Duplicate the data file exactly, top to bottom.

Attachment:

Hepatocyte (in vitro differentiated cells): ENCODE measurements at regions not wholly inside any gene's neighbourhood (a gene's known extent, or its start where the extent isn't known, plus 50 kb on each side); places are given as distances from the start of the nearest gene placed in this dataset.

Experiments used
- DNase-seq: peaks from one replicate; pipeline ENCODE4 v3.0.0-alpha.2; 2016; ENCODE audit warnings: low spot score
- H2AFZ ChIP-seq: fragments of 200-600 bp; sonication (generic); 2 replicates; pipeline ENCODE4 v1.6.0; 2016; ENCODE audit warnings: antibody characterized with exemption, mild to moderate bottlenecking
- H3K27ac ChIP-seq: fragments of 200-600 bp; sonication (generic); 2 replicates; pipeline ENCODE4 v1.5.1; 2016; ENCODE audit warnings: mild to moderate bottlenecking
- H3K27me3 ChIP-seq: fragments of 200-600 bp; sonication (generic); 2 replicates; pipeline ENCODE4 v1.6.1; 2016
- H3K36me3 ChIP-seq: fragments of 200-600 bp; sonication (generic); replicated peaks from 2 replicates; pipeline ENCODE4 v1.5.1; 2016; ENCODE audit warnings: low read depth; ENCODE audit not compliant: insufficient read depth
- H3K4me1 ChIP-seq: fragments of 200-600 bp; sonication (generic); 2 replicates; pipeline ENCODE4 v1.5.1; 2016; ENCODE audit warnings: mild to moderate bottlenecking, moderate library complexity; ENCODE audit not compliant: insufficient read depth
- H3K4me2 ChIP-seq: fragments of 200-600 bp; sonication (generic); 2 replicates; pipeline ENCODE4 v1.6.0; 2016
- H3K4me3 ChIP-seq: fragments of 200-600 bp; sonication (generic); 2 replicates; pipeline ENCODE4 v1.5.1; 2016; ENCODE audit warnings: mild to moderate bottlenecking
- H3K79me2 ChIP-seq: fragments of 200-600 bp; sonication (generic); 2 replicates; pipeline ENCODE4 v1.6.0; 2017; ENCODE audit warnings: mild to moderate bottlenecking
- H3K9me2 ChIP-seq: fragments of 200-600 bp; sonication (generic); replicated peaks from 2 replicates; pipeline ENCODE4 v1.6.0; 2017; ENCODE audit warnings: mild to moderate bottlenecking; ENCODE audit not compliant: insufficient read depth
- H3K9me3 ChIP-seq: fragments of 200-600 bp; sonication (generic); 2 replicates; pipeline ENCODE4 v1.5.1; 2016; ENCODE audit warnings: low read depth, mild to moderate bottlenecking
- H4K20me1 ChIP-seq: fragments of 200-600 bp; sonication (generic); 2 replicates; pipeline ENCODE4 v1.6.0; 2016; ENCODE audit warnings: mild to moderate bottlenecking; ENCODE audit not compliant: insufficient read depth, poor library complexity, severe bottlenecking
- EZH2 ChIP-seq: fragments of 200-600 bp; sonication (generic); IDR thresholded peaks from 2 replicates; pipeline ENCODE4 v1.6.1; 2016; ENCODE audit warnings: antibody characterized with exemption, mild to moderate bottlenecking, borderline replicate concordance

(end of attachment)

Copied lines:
Hepatocyte (in vitro differentiated cells): ENCODE measurements at regions not wholly inside any gene's neighbourhood (a gene's known extent, or its start where the extent isn't known, plus 50 kb on each side); places are given as distances from the start of the nearest gene placed in this dataset.

Experiments used
- DNase-seq: peaks from one replicate; pipeline ENCODE4 v3.0.0-alpha.2; 2016; ENCODE audit warnings: low spot score
- H2AFZ ChIP-seq: fragments of 200-600 bp; sonication (generic); 2 replicates; pipeline ENCODE4 v1.6.0; 2016; ENCODE audit warnings: antibody characterized with exemption, mild to moderate bottlenecking
- H3K27ac ChIP-seq: fragments of 200-600 bp; sonication (generic); 2 replicates; pipeline ENCODE4 v1.5.1; 2016; ENCODE audit warnings: mild to moderate bottlenecking
- H3K27me3 ChIP-seq: fragments of 200-600 bp; sonication (generic); 2 replicates; pipeline ENCODE4 v1.6.1; 2016
- H3K36me3 ChIP-seq: fragments of 200-600 bp; sonication (generic); replicated peaks from 2 replicates; pipeline ENCODE4 v1.5.1; 2016; ENCODE audit warnings: low read depth; ENCODE audit not compliant: insufficient read depth
- H3K4me1 ChIP-seq: fragments of 200-600 bp; sonication (generic); 2 replicates; pipeline ENCODE4 v1.5.1; 2016; ENCODE audit warnings: mild to moderate bottlenecking, moderate library complexity; ENCODE audit not compliant: insufficient read depth
- H3K4me2 ChIP-seq: fragments of 200-600 bp; sonication (generic); 2 replicates; pipeline ENCODE4 v1.6.0; 2016
- H3K4me3 ChIP-seq: fragments of 200-600 bp; sonication (generic); 2 replicates; pipeline ENCODE4 v1.5.1; 2016; ENCODE audit warnings: mild to moderate bottlenecking
- H3K79me2 ChIP-seq: fragments of 200-600 bp; sonication (generic); 2 replicates; pipeline ENCODE4 v1.6.0; 2017; ENCODE audit warnings: mild to moderate bottlenecking
- H3K9me2 ChIP-seq: fragments of 200-600 bp; sonication (generic); replicated peaks from 2 replicates; pipeline ENCODE4 v1.6.0; 2017; ENCODE audit warnings: mild to moderate bottlenecking; ENCODE audit not compliant: insufficient read depth
- H3K9me3 ChIP-seq: fragments of 200-600 bp; sonication (generic); 2 replicates; pipeline ENCODE4 v1.5.1; 2016; ENCODE audit warnings: low read depth, mild to moderate bottlenecking
- H4K20me1 ChIP-seq: fragments of 200-600 bp; sonication (generic); 2 replicates; pipeline ENCODE4 v1.6.0; 2016; ENCODE audit warnings: mild to moderate bottlenecking; ENCODE audit not compliant: insufficient read depth, poor library complexity, severe bottlenecking
- EZH2 ChIP-seq: fragments of 200-600 bp; sonication (generic); IDR thresholded peaks from 2 replicates; pipeline ENCODE4 v1.6.1; 2016; ENCODE audit warnings: antibody characterized with exemption, mild to moderate bottlenecking, borderline replicate concordance